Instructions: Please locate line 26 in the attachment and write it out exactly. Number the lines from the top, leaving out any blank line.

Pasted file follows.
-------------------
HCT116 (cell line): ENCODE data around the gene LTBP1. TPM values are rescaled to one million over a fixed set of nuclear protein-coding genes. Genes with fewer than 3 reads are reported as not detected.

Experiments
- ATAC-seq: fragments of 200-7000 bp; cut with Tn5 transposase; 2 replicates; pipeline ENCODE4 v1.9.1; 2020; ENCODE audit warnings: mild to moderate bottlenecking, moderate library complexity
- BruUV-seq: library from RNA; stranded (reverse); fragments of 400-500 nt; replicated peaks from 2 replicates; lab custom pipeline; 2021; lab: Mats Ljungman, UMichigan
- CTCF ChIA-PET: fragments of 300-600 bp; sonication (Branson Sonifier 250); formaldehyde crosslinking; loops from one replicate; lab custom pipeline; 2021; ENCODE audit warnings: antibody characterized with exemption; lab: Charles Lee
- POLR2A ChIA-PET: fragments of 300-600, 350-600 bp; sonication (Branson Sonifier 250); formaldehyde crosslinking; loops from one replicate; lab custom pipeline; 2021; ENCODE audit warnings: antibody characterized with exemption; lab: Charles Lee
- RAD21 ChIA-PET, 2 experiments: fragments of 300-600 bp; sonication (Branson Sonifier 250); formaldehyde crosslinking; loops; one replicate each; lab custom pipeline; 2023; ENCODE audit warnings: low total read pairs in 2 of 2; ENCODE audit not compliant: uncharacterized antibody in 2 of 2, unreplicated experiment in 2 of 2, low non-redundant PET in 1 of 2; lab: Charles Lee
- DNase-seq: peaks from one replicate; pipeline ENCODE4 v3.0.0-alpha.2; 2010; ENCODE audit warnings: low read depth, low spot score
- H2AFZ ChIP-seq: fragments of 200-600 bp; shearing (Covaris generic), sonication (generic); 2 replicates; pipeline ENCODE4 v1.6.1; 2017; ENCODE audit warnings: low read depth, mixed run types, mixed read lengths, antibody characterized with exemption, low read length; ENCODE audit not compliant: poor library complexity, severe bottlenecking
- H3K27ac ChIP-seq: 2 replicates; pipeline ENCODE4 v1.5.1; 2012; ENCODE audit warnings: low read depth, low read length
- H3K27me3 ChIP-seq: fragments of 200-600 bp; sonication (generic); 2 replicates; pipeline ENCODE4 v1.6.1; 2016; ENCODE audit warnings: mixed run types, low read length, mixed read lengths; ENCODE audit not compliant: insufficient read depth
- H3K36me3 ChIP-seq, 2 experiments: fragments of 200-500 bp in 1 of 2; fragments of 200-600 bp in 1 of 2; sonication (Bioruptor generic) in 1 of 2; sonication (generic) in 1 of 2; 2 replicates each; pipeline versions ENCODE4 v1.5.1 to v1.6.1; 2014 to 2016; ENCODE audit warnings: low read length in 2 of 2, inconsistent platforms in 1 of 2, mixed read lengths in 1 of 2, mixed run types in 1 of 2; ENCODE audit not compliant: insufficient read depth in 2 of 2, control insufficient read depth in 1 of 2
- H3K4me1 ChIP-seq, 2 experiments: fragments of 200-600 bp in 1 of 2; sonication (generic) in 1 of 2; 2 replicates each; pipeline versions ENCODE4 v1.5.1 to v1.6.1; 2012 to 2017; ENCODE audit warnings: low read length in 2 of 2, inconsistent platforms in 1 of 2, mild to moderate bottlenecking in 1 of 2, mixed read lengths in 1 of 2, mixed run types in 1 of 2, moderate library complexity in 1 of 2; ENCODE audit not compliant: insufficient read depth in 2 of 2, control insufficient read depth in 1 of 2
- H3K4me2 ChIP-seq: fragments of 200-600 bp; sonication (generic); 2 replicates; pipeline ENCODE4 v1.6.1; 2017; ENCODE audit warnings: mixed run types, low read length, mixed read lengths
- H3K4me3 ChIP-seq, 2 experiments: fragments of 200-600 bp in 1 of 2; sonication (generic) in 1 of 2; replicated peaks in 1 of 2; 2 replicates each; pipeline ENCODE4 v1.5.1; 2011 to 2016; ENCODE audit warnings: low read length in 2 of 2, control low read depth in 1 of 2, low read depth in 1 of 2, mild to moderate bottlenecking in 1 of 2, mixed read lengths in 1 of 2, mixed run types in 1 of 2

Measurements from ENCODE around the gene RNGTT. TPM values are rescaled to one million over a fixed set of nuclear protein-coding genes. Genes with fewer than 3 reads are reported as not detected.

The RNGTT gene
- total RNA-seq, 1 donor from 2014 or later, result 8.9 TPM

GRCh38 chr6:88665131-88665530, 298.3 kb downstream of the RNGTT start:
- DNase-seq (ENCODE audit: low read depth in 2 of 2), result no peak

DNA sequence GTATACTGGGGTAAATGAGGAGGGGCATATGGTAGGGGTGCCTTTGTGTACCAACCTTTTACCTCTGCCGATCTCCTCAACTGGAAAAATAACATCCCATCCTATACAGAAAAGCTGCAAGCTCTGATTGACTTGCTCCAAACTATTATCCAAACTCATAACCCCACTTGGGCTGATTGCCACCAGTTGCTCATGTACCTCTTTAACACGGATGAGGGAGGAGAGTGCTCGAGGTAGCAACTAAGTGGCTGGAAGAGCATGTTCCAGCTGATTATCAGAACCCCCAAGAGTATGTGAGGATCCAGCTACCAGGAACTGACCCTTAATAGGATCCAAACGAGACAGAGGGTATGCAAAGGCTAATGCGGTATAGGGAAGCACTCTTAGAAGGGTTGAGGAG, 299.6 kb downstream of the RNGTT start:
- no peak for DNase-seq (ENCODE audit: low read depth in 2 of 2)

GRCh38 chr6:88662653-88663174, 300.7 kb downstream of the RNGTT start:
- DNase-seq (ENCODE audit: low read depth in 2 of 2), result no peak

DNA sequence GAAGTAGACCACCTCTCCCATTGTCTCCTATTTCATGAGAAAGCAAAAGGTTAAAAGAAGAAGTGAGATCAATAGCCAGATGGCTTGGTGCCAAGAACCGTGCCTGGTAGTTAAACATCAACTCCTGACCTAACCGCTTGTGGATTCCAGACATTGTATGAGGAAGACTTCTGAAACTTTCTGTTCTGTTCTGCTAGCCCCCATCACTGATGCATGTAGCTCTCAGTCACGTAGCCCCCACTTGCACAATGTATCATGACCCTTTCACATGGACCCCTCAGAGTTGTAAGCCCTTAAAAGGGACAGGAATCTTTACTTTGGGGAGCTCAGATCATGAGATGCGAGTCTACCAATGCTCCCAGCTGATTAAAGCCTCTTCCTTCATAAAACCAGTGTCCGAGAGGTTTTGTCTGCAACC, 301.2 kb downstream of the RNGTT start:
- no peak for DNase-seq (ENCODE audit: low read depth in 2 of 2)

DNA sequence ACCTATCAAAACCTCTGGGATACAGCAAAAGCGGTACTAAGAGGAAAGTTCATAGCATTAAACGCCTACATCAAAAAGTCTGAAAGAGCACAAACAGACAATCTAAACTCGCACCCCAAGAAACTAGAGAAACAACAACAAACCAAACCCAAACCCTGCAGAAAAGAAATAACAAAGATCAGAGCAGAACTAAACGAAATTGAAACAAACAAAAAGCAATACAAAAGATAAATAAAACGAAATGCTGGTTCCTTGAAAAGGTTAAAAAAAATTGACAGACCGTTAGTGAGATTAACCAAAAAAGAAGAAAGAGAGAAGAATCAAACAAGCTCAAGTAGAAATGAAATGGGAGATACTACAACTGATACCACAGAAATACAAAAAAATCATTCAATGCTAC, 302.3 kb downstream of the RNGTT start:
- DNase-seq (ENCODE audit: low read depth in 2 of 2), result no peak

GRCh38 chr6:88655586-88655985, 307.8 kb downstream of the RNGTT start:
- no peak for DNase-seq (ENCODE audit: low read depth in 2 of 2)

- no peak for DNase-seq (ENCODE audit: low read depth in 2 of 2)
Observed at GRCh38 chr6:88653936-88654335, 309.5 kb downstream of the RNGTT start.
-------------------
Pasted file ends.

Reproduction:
- no peak for DNase-seq (ENCODE audit: low read depth in 2 of 2)